October 29, 2007 By Steve Towns
Houston CIO Richard Lewis oversees technology operations for the largest city in Texas. In an interview with Texas Technology, Lewis discussed a wide range of IT-related activities, including Houston's now-troubled plan to create a 640-square-mile municipal Wi-Fi network.
In addition, Lewis talked about how Houston's experience during Hurricane Katrina response and recovery in 2005 shaped the city's current approach to disaster management. Houston housed, fed and cared for more than 150,000 evacuees who were displaced by the storm. Since then, Houston has created numerous applications designed to strengthen response capabilities and improve situational awareness.
Lewis became CIO in 2002. Prior to that, he held a number of other city positions, including deputy chief administrative officer, director of finance and administration, and acting director of the municipal court.
Houston had an agreement with EarthLink to build a $40 million Wi-Fi network. The death of EarthLink CEO Garry Betty and the company's decision to scale back its municipal Wi-Fi business threw that industry into turmoil. What's the status of the city Wi-Fi project?
Lewis: The CEO who was in charge when we did the deal passed away, and they backed out of that. I don't think anybody could have anticipated that. We had a tough contract, and they're going to have to pay us a $5 million penalty. So we'll have a nice nest egg to go forward with that. EarthLink could come back. They get a nine-month option period for paying the $5 million.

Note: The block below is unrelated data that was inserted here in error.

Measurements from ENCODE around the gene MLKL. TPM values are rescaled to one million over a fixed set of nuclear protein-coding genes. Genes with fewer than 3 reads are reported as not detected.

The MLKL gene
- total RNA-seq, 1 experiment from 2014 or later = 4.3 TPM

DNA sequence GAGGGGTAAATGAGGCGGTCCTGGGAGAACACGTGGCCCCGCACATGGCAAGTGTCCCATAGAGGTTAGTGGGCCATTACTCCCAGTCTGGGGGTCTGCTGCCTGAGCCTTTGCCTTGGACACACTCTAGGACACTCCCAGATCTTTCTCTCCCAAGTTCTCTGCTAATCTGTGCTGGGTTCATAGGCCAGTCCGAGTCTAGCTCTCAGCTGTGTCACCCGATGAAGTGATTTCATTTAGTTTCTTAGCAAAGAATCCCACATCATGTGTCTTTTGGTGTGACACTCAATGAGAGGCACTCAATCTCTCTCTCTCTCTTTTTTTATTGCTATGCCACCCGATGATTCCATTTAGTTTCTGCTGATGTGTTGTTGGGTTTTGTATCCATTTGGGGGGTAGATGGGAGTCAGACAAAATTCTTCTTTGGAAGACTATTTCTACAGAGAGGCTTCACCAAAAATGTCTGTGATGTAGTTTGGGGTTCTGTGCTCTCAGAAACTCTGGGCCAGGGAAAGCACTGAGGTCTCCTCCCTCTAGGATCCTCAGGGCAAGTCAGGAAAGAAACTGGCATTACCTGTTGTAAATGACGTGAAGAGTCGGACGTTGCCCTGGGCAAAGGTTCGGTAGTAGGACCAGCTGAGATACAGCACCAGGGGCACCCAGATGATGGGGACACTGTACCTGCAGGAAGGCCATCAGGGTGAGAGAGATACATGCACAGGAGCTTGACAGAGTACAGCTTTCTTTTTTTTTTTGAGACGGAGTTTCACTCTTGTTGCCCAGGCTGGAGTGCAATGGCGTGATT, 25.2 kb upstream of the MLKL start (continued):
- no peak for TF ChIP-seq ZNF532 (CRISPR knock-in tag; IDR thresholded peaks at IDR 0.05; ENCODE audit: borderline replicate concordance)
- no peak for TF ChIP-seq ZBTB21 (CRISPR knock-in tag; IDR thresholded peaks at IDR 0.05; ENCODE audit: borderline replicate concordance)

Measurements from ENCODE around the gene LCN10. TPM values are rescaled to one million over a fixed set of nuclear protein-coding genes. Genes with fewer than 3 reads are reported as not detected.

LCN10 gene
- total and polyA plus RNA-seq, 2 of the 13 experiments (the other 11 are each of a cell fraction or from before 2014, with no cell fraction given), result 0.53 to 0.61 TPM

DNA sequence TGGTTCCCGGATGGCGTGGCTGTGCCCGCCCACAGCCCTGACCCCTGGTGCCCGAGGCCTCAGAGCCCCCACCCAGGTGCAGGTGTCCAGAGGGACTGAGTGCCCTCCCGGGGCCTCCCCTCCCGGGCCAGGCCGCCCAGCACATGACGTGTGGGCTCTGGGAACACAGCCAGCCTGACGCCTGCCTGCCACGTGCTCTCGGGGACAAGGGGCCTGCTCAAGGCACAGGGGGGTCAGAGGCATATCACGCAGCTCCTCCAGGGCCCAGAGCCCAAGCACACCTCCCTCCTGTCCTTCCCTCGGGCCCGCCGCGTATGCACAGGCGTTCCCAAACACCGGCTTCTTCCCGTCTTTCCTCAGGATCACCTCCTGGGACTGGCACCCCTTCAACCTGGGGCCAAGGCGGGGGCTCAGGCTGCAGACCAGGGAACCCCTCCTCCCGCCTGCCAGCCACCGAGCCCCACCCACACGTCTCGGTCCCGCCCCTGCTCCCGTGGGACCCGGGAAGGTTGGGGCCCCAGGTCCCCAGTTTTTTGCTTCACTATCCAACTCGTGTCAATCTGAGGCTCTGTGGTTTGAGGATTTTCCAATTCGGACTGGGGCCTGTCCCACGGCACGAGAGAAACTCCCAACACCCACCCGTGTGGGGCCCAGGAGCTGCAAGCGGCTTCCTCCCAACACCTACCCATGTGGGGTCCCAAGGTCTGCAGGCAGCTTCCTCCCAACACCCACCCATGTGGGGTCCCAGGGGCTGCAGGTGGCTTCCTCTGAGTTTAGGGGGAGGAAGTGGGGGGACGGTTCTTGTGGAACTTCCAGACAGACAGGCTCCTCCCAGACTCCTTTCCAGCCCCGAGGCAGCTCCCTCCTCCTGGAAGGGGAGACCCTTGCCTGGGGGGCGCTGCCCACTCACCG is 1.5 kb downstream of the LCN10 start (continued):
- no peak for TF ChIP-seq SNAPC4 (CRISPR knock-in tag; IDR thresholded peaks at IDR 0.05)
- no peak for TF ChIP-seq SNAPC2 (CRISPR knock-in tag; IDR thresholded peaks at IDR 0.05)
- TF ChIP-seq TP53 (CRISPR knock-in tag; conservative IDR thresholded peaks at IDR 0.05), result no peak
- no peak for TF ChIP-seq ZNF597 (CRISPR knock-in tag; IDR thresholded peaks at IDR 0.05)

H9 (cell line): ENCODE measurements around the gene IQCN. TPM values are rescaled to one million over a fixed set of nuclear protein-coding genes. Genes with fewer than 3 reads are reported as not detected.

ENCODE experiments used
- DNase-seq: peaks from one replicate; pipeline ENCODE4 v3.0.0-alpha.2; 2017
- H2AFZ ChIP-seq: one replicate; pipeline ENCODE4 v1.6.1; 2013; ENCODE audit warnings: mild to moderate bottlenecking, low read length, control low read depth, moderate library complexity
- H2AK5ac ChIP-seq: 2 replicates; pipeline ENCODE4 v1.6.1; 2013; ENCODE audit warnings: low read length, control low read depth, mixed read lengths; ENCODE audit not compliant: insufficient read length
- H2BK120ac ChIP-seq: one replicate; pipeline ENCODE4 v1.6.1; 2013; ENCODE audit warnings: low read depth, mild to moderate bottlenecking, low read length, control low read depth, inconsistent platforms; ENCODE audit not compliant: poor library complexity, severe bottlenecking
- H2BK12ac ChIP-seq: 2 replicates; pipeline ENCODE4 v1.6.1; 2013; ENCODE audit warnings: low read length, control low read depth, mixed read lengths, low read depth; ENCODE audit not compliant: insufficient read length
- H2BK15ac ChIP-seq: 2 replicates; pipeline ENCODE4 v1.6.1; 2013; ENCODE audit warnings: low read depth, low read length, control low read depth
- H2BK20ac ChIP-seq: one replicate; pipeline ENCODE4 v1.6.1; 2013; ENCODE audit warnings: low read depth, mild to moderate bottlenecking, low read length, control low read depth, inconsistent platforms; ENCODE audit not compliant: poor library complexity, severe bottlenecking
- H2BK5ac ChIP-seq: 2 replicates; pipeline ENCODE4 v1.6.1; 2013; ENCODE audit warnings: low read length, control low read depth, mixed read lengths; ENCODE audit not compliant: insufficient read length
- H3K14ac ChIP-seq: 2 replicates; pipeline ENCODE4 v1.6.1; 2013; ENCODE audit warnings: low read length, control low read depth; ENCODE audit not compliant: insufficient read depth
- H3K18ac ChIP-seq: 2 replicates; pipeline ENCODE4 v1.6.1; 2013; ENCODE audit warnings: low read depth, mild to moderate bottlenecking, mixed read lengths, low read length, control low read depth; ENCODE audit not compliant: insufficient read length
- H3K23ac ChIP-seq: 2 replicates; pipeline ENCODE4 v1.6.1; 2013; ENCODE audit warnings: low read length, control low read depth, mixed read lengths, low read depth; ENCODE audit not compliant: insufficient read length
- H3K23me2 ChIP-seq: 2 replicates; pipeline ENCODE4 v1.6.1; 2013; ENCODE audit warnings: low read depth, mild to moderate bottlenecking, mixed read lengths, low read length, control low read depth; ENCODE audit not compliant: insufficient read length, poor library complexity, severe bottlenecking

I've reached out to a number of other entities to help us with this because a lot of cities have the same interests. I think we're going to do an assessment on the municipal wireless market and study when the best time will be to go back to the market for a Wi-Fi network or some kind of wireless infrastructure.
That whole market certainly is in flux right now.
Lewis: Well, it went away with EarthLink's announcement. So there is not a market today for municipal wireless. It'll come back though, because wireless is the future and the wired world is the past. It's just a question of how long it takes and how much tweaking of the business model is required.
So the city remains committed to developing a municipal Wi-Fi network?
Lewis: Absolutely. There are three basic business objectives for the city in this field. Number one is to bring the cost of broadband down, and we've already accomplished that. As soon as we announced what we were doing, Comcast and AT&T dropped their rates. Before our project in Houston, the broadband/DSL rates were anywhere from $30 to $50 per month. Today they are $15 to $20.
The second objective is to reduce the city government's cost of operations. With a wireless provider like EarthLink and the pricing we had under our contract, I could reduce our T1 expense by about 40 percent. Plus I've got 2,000 police cars, and 500 fire and EMS apparatus that need mobile connectivity. The monthly cost per vehicle for Wi-Fi is about $10 versus $45 for a cellular card from Cingular or Verizon.
The third objective is to be sure that we don't leave the low-income communities behind as we go digital. So those are all three very meritorious objectives, and they're still objectives. This is a bump in the road; the question is, how big of a bump? And how long will it take that market to reconstitute itself? We're going to do an assessment that will forecast where this market is going over the next 12 months, and what's the optimum time to go out there with a new solicitation. The mayor has talked about responding to proposals, but not